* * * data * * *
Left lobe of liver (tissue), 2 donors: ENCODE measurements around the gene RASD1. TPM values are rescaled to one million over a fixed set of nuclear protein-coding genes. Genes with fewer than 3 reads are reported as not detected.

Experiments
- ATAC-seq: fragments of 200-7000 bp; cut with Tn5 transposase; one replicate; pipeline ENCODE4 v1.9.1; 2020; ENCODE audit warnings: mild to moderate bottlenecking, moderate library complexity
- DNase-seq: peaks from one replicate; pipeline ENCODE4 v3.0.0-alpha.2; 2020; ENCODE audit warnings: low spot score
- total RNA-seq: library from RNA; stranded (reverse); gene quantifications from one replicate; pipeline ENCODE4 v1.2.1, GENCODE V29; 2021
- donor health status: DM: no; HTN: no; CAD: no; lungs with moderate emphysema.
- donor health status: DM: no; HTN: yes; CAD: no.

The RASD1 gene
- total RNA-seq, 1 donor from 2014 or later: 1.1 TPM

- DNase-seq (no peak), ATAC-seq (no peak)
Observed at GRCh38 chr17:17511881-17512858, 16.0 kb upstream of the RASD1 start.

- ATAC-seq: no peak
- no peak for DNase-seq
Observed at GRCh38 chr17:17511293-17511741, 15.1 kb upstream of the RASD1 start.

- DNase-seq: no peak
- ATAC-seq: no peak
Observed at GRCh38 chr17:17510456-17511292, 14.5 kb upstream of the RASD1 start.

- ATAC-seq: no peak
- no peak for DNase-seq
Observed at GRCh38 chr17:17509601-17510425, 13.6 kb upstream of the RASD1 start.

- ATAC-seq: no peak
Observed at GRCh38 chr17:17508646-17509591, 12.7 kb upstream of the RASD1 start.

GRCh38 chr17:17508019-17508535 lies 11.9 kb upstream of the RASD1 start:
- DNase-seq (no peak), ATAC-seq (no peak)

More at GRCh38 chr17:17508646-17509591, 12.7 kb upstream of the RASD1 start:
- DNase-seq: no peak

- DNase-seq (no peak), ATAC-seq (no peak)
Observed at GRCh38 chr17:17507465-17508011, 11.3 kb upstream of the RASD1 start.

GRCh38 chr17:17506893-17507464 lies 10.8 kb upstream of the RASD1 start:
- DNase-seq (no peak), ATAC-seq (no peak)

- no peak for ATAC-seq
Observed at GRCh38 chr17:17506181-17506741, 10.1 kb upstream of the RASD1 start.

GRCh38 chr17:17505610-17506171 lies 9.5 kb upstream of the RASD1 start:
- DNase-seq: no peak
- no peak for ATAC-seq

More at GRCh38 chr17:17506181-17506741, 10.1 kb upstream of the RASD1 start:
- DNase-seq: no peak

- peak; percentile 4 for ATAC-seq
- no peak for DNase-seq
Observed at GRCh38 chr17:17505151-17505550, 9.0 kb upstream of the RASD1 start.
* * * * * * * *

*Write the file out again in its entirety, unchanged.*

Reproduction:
Left lobe of liver (tissue), 2 donors: ENCODE measurements around the gene RASD1. TPM values are rescaled to one million over a fixed set of nuclear protein-coding genes. Genes with fewer than 3 reads are reported as not detected.

Experiments
- ATAC-seq: fragments of 200-7000 bp; cut with Tn5 transposase; one replicate; pipeline ENCODE4 v1.9.1; 2020; ENCODE audit warnings: mild to moderate bottlenecking, moderate library complexity
- DNase-seq: peaks from one replicate; pipeline ENCODE4 v3.0.0-alpha.2; 2020; ENCODE audit warnings: low spot score
- total RNA-seq: library from RNA; stranded (reverse); gene quantifications from one replicate; pipeline ENCODE4 v1.2.1, GENCODE V29; 2021
- donor health status: DM: no; HTN: no; CAD: no; lungs with moderate emphysema.
- donor health status: DM: no; HTN: yes; CAD: no.

The RASD1 gene
- total RNA-seq, 1 donor from 2014 or later: 1.1 TPM

- DNase-seq (no peak), ATAC-seq (no peak)
Observed at GRCh38 chr17:17511881-17512858, 16.0 kb upstream of the RASD1 start.

- ATAC-seq: no peak
- no peak for DNase-seq
Observed at GRCh38 chr17:17511293-17511741, 15.1 kb upstream of the RASD1 start.

- DNase-seq: no peak
- ATAC-seq: no peak
Observed at GRCh38 chr17:17510456-17511292, 14.5 kb upstream of the RASD1 start.

- ATAC-seq: no peak
- no peak for DNase-seq
Observed at GRCh38 chr17:17509601-17510425, 13.6 kb upstream of the RASD1 start.

- ATAC-seq: no peak
Observed at GRCh38 chr17:17508646-17509591, 12.7 kb upstream of the RASD1 start.

GRCh38 chr17:17508019-17508535 lies 11.9 kb upstream of the RASD1 start:
- DNase-seq (no peak), ATAC-seq (no peak)

More at GRCh38 chr17:17508646-17509591, 12.7 kb upstream of the RASD1 start:
- DNase-seq: no peak

- DNase-seq (no peak), ATAC-seq (no peak)
Observed at GRCh38 chr17:17507465-17508011, 11.3 kb upstream of the RASD1 start.

GRCh38 chr17:17506893-17507464 lies 10.8 kb upstream of the RASD1 start:
- DNase-seq (no peak), ATAC-seq (no peak)

- no peak for ATAC-seq
Observed at GRCh38 chr17:17506181-17506741, 10.1 kb upstream of the RASD1 start.

GRCh38 chr17:17505610-17506171 lies 9.5 kb upstream of the RASD1 start:
- DNase-seq: no peak
- no peak for ATAC-seq

More at GRCh38 chr17:17506181-17506741, 10.1 kb upstream of the RASD1 start:
- DNase-seq: no peak

- peak; percentile 4 for ATAC-seq
- no peak for DNase-seq
Observed at GRCh38 chr17:17505151-17505550, 9.0 kb upstream of the RASD1 start.